Double check everything to make sure it’s all straight, and that everything is fitting together correctly - if the epoxy hardens up with anything out of alignment, you won’t be able to fix it. Double check, then double check your double checking.

    8. Wire wrapping part 2. Once you are sure that everything is right, set you athame aside, blade point up (so the epoxy doesn’t leak out) until the epoxy hardens up (check the epoxy label for recommended time).

    Now you can take off the rubber bands and the tip protector. Grab hold of the spool of wire and begin wrapping it TIGHTLY around the end of the stick. Keep going around, as tightly and as neatly as you can, until you like the way it looks, then, use wire cutters to cut the wire. Put a 90 degree bend in the end of the wire (see the red arrow in the following picture).



    At the exact place where the bend in the wire begins drill a small hole, just big enough for the wire to fit in. Squirt a bit of glue in that hole and puch the bent end of the wire into the hole. If it keeps popping out, wrap a bit of masking tape around it to hold the wire in place until the glue sets up.

    And that’s it. Wipe the stick down with some boiled linseed oil, then go off and do some conjuring.



    This project took me about 3 hours, which included taking the pictures. It’s an easy, rewarding project that should be doable for most people in an afternoon or two. Have fun!
    I am the sword,
    The wound,
    The stain,
    The scorned transfigured child
    Of Cain

  3. #3
    Supporter Thjoth's Avatar
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    Re: Make your own Athame

    Nice instructional, Corbin. One thing I've found works well for guards (which mostly applies to thicker guards) is to drill out the area to fit the tang like you mentioned, and then use some needle files to slowly expand and smooth out the slot until it is just BARELY short of being pushed all the way up flush with the ricasso. I'm talking less than a millimeter. Then, grab a hammer and a wood block with a big hole drilled in it so that it fits over the tang, put the blade in a vice, and give it a few sharp smacks to force the guard up to the ricasso. Then, to top it off, put a block of wood under the guard with the blade still in a vice, get a small punch, and use the punch to stake the slot. The mark from staking it will be covered up by the handle, and the guard will be fixed on there so solidly it may as well be forged out of one piece. An older knifemaker I know taught me the trick, and you probably already know it, but just passing it on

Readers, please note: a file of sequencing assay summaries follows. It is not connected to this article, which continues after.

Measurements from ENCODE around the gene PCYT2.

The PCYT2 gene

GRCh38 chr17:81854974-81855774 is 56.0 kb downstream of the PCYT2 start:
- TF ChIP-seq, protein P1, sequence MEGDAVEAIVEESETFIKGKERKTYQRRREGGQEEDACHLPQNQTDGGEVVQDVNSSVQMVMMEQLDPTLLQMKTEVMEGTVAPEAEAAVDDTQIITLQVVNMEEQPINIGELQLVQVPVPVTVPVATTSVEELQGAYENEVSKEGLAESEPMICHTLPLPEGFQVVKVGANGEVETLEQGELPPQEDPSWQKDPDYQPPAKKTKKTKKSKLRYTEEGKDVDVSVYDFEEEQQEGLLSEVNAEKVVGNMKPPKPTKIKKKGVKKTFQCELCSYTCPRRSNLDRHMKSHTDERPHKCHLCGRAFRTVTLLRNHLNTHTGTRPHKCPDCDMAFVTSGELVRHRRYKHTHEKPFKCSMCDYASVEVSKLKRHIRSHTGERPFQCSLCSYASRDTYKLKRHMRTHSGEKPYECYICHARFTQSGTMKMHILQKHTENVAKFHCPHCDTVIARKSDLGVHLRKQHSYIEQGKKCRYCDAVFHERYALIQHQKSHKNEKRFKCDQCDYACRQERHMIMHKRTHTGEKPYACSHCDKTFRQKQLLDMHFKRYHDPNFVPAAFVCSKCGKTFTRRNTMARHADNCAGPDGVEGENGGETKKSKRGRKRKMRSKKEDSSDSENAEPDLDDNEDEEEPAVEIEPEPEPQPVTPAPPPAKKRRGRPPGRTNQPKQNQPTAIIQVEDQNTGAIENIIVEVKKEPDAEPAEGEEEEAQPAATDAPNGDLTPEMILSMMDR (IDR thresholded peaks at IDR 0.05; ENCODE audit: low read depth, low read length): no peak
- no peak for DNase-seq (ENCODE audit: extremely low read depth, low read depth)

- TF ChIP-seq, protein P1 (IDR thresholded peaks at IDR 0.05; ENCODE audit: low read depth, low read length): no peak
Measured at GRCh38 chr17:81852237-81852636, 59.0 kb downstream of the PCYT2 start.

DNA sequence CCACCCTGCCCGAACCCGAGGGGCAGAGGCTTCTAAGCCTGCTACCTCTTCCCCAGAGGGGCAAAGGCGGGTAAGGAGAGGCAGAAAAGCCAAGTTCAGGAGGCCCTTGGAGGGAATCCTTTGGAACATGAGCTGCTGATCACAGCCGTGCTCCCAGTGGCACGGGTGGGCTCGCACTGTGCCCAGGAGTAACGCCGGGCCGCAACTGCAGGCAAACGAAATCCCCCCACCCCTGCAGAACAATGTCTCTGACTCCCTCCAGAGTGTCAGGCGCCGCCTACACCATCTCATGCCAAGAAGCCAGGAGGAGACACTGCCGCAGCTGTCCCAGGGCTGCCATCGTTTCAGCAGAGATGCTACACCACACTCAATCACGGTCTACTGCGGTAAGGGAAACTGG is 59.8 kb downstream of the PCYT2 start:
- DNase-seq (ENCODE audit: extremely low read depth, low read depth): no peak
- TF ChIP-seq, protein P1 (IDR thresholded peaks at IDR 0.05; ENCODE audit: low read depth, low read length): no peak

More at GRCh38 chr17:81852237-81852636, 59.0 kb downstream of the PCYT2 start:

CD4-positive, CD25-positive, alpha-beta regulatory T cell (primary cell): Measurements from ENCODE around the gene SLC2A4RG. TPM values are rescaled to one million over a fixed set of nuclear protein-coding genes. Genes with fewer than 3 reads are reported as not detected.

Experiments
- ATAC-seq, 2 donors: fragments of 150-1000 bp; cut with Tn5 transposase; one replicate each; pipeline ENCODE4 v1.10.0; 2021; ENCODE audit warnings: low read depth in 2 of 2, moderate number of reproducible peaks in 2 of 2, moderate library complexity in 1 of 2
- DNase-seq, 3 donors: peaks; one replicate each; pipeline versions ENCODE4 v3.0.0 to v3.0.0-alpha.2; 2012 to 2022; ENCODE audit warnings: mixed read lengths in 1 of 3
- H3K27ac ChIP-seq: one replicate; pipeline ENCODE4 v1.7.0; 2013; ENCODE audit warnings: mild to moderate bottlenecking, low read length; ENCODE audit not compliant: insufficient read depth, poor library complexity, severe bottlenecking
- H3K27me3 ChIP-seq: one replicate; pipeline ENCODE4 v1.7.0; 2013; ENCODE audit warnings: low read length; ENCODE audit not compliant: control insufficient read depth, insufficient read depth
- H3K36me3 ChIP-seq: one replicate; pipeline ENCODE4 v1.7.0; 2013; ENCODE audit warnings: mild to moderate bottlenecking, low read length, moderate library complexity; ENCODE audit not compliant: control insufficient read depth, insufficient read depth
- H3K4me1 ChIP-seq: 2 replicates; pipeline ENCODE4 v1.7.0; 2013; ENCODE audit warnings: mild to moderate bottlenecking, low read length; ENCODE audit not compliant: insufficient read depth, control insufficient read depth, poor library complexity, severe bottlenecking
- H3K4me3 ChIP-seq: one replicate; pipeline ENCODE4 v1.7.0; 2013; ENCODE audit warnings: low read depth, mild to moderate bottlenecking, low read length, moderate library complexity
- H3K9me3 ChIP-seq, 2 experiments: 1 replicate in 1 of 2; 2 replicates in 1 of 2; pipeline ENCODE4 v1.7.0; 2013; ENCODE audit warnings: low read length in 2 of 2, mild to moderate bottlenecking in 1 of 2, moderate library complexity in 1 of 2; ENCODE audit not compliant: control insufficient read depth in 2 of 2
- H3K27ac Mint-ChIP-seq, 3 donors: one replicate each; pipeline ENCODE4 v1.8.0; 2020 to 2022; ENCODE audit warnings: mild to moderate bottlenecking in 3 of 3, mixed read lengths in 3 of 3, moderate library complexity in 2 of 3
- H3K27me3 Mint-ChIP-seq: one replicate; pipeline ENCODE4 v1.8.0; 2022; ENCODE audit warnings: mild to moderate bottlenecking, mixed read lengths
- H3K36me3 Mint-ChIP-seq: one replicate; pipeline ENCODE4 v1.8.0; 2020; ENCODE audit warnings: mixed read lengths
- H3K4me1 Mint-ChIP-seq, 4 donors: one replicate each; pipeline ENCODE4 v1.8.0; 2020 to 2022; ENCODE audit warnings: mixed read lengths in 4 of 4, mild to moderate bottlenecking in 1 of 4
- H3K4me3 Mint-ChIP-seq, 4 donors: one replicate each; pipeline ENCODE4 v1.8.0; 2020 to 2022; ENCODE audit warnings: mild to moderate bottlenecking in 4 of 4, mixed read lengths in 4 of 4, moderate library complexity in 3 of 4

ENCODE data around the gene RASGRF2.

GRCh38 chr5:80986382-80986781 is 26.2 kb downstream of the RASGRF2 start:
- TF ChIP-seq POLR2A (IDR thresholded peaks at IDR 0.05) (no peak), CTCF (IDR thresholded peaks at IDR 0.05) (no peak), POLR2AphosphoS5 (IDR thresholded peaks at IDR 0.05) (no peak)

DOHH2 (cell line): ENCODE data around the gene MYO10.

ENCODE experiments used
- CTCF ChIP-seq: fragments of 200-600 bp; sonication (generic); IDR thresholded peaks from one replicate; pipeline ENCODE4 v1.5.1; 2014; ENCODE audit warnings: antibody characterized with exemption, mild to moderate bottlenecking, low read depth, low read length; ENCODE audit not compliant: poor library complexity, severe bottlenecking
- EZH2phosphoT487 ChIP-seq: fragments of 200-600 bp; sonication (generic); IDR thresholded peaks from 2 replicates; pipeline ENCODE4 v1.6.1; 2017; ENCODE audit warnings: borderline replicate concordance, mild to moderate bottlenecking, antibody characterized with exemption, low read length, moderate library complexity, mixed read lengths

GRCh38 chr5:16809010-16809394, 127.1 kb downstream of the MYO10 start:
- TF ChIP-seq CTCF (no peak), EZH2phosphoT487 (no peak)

If you're really one for over-constructing something, after you do that, fill up all the gaps in the guard/tang fit with epoxy as you epoxy the handle on. A nuclear bomb wouldn't be able to loosen that guard up.

    EDIT: Oh, and just to mention it, the old knifemaker I mentioned also uses the needle files to shape the handle precisely to fit the tang, and he hand forges and grinds all of his blades. Every one of his processes takes FOREVER, I mean it takes him 2 weeks to make a bowie knife (it would be longer, but he's been doing it for 40 years), but he sells his knives for about $400 apiece as well.
    "Rightful liberty is unobstructed action according to our will within limits drawn around us by the equal rights of others."
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    Let a man never stir on his road a step
    without his weapons of war;
    for unsure is the knowing when the need shall arise
    of a spear on the way without.
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  4. #4
    Silver Member Hawkfeathers's Avatar
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    Re: Make your own Athame

    Very cool! You're very good at instructing this kind of thing. I'm the kitchen knife type. I LOL'd at the one picture where you're working over the comics, and there's Beetle Bailey jumping up & down cussing. That would be me if I tried projects like this!
    “But courage, child: we are all between the paws of the true Aslan.”
    ― C.S. Lewis, The Last Battle

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    sea witch thalassa's Avatar
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    Re: Make your own Athame

    Corbin, you have the best tutorials!
    “You have never answered but you did not need to. If I stand at the ocean I can hear you with your thousand voices. Sometimes you shout, hilarious laughter that taunts all questions. Other nights you are silent as death, a mirror in which the stars show themselves. Then I think you want to tell me something, but you never do. Of course I know I have written letters to no-one. But what if I find a trident tomorrow?" ~~Letters to Poseidon, Cees Nooteboom

    Pagan Devotionals, because the wind and the rain is our Bible

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    The Gaze of the Abyss B. de Corbin's Avatar
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    Re: Make your own Athame

    Quote Originally Posted by thalassa View Post
    Corbin, you have the best tutorials!